OBJECTIVE: To develop and test an intervention to reduce children’s exposure to secondhand smoke (SHS) at homes in Yerevan, Armenia.
METHODS: A single-blind, randomized trial in 250 households with 2- to 6-year-old children tested an intensive intervention (counseling sessions, distribution of tailored educational brochures, demonstration of home air pollution, and 2 follow-up counseling telephone calls) against minimal intervention (distribution of standard leaflets). At baseline and 4-month follow-up, researchers conducted biomonitoring (children’s hair) and surveys. The study used paired t tests, McNemar’s test, and linear and logistic regression analyses.
RESULTS: After adjusting for baseline hair nicotine concentration, child’s age and gender, the follow-up geometric mean (GM) of hair nicotine concentration in the intervention group was 17% lower than in the control group (P = .239). The GM of hair nicotine in the intervention group significantly decreased from 0.30 ng/mg to 0.23 ng/mg (P = .024), unlike in the control group. The follow-up survey revealed an increased proportion of households with smoking restrictions and decreased exposure of children to SHS in both groups. The adjusted odds of children’s less-than-daily exposure to SHS at follow-up was 1.87 times higher in the intervention group than in the control group (P = .077). The GM of mothers’ knowledge scores at follow-up was 10% higher in the intervention group than in the control group (P = .006).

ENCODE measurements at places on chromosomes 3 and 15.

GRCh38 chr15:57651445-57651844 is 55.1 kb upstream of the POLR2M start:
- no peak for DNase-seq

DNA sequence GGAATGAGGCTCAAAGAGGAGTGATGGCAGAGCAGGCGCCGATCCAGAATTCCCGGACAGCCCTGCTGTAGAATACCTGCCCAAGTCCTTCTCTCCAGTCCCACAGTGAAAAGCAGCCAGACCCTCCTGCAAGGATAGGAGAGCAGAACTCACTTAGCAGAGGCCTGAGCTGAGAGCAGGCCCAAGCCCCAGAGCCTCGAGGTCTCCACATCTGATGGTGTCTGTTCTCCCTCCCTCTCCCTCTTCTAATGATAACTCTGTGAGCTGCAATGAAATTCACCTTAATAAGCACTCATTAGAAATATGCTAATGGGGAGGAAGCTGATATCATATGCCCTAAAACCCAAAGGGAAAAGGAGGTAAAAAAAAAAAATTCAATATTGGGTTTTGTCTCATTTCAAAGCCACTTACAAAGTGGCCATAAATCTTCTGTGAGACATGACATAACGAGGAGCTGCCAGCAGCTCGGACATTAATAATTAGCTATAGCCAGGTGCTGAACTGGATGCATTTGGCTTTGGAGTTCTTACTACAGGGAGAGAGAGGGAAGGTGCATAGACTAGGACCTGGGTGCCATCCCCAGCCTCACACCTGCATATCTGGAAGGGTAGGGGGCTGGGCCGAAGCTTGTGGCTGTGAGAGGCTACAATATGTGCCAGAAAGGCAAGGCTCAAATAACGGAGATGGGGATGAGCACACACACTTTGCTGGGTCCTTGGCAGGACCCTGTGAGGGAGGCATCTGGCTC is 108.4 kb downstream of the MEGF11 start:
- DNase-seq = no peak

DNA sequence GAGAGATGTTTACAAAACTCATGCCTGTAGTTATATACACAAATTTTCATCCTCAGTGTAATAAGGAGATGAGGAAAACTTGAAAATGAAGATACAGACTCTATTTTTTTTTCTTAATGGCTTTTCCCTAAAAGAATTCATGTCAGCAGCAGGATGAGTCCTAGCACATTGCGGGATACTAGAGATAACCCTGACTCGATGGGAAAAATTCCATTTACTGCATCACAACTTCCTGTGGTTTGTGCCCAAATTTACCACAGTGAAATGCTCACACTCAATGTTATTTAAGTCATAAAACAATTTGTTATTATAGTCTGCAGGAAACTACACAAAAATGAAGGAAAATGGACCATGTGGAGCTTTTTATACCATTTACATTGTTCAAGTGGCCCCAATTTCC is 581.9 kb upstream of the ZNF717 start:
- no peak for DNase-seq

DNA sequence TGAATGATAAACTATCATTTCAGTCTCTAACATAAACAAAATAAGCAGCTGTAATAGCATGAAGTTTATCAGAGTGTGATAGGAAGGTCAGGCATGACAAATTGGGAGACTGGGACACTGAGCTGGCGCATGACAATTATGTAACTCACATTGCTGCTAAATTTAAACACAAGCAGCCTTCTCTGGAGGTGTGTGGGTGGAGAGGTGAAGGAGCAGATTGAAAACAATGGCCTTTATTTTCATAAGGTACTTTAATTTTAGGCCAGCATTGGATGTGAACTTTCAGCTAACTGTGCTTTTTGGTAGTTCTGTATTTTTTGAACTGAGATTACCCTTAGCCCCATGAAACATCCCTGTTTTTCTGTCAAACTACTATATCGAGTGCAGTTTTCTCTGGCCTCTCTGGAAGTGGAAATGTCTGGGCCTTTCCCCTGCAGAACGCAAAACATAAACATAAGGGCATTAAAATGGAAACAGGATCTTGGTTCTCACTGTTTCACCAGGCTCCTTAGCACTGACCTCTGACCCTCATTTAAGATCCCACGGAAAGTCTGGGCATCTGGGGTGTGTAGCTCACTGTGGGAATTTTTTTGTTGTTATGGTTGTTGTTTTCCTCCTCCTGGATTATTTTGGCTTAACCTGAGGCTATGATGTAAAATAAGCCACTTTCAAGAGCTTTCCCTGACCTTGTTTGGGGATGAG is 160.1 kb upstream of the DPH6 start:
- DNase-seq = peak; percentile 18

CONCLUSIONS: Intensive intervention is effective in decreasing children’s exposure to SHS through educating mothers and promoting smoking restrictions at home. However, superiority over minimal intervention to decrease children’s exposure was not statistically significant.
- GM —
- geometric mean
- OR —
- odds ratio
- PM —